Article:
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Determinants Of Poverty In Lao Pdr

Lao PDR has been relatively successful in raising incomes and reducing poverty since the early 1990s. However, the gains in terms of poverty reduction are unevenly distributed across regions and population groups. This paper uses a detailed household survey data set to examine the determinants of income and poverty in Lao PDR. The results suggest that household size, dependency ratios, education, and access to agricultural inputs are among the main determinants of per capita consumption. In addition, geography and ethnicity matter. A closer analysis of the role of ethnicity suggests that the higher poverty incidence among minority households is due to their limited access to productive resources rather than lower efficiency in resource use. The paper also proposes some elements for a poverty reduction strategy for Lao PDR.

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Paper provided by The European Institute of Japanese Studies in its series EIJS Working Paper Series with number 223.

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Length: 47 pages
Date of creation: 15 Mar 2006
Date of revision:
Handle: RePEc:hhs:eijswp:0223
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  1. Chiappori, Pierre-Andre & Haddad, Lawrence & Hoddinott, John & Kanbur, Ravi, 1993. "Unitary versus collective models of the household : time to shift theburden of proof?," Policy Research Working Paper Series 1217, The World Bank.
  2. Lipton, Michael & Ravallion, Martin, 1993. "Poverty and policy," Policy Research Working Paper Series 1130, The World Bank.
  3. Jolliffe, Dean, 2002. "Whose Education Matters in the Determination of Household Income? Evidence from a Developing Country," Economic Development and Cultural Change, University of Chicago Press, vol. 50(2), pages 287-312, January.
  4. Deaton, A. & Case, A., 1988. "Analysis Of Household Expenditures," Papers 28, World Bank - Living Standards Measurement.
  5. Halvorsen, Robert & Palmquist, Raymond, 1980. "The Interpretation of Dummy Variables in Semilogarithmic Equations," American Economic Review, American Economic Association, vol. 70(3), pages 474-75, June.
  6. Minot, Nicholas & Baulch, Bob, 2002. "The spatial distribution of poverty in Vietnam and the potential for targeting," MTID discussion papers 42, International Food Policy Research Institute (IFPRI).
  7. Lanjouw, Peter & Ravallion, Martin & DEC, 1994. "Poverty and household size," Policy Research Working Paper Series 1332, The World Bank.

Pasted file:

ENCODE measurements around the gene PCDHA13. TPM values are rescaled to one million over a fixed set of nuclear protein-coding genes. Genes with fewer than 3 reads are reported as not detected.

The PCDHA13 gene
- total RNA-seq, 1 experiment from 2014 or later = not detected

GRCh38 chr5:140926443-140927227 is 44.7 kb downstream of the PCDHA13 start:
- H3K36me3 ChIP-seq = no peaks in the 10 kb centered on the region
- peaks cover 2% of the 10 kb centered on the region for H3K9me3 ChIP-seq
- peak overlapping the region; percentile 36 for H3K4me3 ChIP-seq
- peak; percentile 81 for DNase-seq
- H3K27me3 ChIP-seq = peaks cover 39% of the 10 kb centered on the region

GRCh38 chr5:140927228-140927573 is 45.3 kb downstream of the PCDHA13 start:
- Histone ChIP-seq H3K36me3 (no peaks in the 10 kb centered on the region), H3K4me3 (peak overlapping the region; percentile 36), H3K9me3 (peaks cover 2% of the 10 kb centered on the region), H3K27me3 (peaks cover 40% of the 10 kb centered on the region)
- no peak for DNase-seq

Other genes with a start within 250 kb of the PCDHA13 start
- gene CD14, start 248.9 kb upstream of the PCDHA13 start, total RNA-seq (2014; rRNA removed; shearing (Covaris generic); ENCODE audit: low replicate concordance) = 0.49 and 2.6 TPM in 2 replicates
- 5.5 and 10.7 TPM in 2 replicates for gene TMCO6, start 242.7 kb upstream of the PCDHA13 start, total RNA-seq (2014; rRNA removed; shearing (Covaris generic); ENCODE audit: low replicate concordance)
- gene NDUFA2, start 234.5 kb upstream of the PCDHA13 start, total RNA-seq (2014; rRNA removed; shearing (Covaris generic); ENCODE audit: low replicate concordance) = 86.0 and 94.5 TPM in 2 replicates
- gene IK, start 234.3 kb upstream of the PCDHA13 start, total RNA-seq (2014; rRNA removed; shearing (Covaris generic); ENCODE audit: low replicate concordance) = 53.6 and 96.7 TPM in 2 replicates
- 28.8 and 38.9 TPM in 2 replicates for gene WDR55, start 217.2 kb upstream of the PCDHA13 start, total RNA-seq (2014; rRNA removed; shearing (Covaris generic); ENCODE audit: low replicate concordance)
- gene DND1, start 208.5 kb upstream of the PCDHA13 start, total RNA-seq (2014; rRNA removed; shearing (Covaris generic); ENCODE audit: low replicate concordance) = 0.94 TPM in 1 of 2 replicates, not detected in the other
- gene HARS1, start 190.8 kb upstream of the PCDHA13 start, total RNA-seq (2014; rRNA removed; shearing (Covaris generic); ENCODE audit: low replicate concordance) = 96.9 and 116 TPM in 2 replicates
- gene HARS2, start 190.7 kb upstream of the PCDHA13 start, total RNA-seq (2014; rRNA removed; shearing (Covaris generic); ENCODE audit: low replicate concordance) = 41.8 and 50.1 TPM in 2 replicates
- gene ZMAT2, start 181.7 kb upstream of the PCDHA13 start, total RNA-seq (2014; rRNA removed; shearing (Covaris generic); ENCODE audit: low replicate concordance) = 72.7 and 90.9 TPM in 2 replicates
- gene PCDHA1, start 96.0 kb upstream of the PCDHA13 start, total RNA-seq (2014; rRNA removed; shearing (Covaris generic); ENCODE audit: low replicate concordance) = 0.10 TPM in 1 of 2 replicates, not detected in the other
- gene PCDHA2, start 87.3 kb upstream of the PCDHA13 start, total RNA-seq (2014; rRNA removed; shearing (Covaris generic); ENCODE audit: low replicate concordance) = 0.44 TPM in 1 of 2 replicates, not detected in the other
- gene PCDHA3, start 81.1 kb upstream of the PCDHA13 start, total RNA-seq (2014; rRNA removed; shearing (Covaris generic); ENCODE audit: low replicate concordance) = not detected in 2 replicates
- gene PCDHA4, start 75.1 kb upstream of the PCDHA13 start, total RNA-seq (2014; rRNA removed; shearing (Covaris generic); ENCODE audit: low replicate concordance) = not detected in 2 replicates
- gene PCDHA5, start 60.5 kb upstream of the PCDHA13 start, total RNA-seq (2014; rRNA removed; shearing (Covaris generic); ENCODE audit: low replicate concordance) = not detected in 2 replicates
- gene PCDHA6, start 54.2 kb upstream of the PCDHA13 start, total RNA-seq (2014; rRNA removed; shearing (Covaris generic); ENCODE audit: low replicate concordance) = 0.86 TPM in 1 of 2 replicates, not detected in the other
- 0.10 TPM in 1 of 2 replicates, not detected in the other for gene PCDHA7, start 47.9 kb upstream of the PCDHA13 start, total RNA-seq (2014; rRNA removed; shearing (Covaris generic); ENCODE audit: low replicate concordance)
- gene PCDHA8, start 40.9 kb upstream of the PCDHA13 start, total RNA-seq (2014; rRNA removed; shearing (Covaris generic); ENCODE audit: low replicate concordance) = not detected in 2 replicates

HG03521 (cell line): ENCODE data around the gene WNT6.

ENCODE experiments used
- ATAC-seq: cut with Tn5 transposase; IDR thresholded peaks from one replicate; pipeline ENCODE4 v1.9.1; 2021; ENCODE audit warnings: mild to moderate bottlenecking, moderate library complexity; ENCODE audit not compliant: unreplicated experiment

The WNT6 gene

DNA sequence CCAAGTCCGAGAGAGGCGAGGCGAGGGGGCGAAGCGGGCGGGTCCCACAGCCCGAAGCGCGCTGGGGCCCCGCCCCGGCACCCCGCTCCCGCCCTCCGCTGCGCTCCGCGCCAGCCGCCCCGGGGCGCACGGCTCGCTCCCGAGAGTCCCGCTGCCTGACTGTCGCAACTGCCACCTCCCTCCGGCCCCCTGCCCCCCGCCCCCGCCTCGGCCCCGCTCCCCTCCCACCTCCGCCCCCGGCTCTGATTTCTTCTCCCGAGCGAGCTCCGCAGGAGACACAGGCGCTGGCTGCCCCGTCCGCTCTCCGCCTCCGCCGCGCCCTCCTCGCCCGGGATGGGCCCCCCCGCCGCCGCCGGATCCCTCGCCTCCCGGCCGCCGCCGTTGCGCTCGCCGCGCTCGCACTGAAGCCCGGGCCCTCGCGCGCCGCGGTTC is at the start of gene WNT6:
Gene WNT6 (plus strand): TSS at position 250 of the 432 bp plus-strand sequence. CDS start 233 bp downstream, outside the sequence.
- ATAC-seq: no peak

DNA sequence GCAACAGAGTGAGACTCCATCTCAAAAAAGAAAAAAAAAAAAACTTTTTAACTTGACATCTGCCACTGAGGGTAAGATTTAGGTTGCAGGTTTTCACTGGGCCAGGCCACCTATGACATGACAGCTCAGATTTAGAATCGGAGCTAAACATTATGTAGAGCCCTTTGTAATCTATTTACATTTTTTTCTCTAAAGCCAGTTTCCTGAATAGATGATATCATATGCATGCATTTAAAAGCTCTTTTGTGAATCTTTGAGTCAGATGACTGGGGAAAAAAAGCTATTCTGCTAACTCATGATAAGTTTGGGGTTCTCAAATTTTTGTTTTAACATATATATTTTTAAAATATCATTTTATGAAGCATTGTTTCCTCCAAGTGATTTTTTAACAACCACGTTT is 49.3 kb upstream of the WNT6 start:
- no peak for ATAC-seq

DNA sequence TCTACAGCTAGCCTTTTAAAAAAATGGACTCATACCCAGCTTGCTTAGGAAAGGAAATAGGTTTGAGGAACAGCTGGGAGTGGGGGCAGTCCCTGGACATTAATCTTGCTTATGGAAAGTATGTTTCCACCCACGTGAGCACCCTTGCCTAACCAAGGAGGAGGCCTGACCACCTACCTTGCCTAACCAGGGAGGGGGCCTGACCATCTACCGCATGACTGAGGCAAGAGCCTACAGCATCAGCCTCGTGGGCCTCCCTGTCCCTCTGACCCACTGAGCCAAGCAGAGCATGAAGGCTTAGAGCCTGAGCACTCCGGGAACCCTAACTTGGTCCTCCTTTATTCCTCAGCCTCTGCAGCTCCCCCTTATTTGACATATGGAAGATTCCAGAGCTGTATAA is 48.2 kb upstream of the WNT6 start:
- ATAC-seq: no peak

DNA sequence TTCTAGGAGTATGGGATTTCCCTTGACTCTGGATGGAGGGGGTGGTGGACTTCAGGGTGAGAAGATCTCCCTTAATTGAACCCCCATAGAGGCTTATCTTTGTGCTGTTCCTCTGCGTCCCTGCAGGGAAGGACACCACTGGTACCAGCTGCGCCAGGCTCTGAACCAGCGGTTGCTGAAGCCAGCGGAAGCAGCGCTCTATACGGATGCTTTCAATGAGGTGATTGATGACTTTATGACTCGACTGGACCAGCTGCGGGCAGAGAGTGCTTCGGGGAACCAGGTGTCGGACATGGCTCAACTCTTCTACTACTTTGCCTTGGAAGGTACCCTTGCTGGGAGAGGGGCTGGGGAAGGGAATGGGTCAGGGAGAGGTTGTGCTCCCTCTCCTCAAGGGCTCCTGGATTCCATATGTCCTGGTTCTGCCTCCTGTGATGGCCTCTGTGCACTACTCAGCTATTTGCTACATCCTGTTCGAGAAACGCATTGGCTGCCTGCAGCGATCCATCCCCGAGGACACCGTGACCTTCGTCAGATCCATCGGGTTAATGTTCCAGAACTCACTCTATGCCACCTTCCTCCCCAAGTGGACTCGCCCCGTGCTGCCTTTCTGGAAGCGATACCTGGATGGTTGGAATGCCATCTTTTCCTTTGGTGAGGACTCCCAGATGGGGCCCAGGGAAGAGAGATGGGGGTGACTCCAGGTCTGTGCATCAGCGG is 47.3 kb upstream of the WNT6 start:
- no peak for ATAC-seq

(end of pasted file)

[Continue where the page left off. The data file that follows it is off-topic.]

8. Oaxaca, Ronald, 1973. "Male-Female Wage Differentials in Urban Labor Markets," International Economic Review, Department of Economics, University of Pennsylvania and Osaka University Institute of Social and Economic Research Association, vol. 14(3), pages 693-709, October.
  9. Alderman, Harold, et al, 1995. "Unitary versus Collective Models of the Household: Is It Time to Shift the Burden of Proof?," World Bank Research Observer, World Bank Group, vol. 10(1), pages 1-19, February.
  10. Eastwood, Robert & Lipton, Michael, 1997. "The impact of changes in human fertility on poverty," Discussion Papers in Economics 01/97, Department of Economics, University of Sussex.
  11. Ravallion, Martin, 2001. "Growth, Inequality and Poverty: Looking Beyond Averages," World Development, Elsevier, vol. 29(11), pages 1803-1815, November.
  12. Angus Deaton, 2003. "Measuring Poverty in a Growing World (or Measuring Growth in a Poor World)," NBER Working Papers 9822, National Bureau of Economic Research, Inc.
  13. Schultz, T. Paul, 1988. "Education investments and returns," Handbook of Development Economics, in: Hollis Chenery & T.N. Srinivasan (ed.), Handbook of Development Economics, edition 1, volume 1, chapter 13, pages 543-630 Elsevier.
  14. Angus Deaton & Christina Paxson, 1998. "Economies of Scale, Household Size, and the Demand for Food," Journal of Political Economy, University of Chicago Press, vol. 106(5), pages 897-930, October.
  15. Glewwe, P., 1990. "Investigating The Determinants Of Household Welfare In Cote D'Ivoire," Papers 71, World Bank - Living Standards Measurement.
  16. Jacob Mincer, 1958. "Investment in Human Capital and Personal Income Distribution," Journal of Political Economy, University of Chicago Press, vol. 66, pages 281.
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